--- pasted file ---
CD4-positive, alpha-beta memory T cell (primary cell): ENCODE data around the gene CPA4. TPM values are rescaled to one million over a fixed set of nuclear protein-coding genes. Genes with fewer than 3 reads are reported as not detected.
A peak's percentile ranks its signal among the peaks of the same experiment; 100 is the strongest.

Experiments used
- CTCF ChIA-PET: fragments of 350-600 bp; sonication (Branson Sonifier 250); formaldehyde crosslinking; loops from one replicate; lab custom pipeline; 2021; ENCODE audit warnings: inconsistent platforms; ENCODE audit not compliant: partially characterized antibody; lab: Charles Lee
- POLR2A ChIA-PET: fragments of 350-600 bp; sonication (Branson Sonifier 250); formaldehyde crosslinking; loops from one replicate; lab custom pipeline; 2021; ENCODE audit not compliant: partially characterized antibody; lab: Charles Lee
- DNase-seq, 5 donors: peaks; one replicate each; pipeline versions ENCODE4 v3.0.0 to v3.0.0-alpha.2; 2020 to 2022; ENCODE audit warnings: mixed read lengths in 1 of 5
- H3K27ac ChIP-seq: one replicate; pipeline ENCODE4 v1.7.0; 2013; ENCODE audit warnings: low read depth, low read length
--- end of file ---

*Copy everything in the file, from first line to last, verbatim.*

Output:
CD4-positive, alpha-beta memory T cell (primary cell): ENCODE data around the gene CPA4. TPM values are rescaled to one million over a fixed set of nuclear protein-coding genes. Genes with fewer than 3 reads are reported as not detected.
A peak's percentile ranks its signal among the peaks of the same experiment; 100 is the strongest.

Experiments used
- CTCF ChIA-PET: fragments of 350-600 bp; sonication (Branson Sonifier 250); formaldehyde crosslinking; loops from one replicate; lab custom pipeline; 2021; ENCODE audit warnings: inconsistent platforms; ENCODE audit not compliant: partially characterized antibody; lab: Charles Lee
- POLR2A ChIA-PET: fragments of 350-600 bp; sonication (Branson Sonifier 250); formaldehyde crosslinking; loops from one replicate; lab custom pipeline; 2021; ENCODE audit not compliant: partially characterized antibody; lab: Charles Lee
- DNase-seq, 5 donors: peaks; one replicate each; pipeline versions ENCODE4 v3.0.0 to v3.0.0-alpha.2; 2020 to 2022; ENCODE audit warnings: mixed read lengths in 1 of 5
- H3K27ac ChIP-seq: one replicate; pipeline ENCODE4 v1.7.0; 2013; ENCODE audit warnings: low read depth, low read length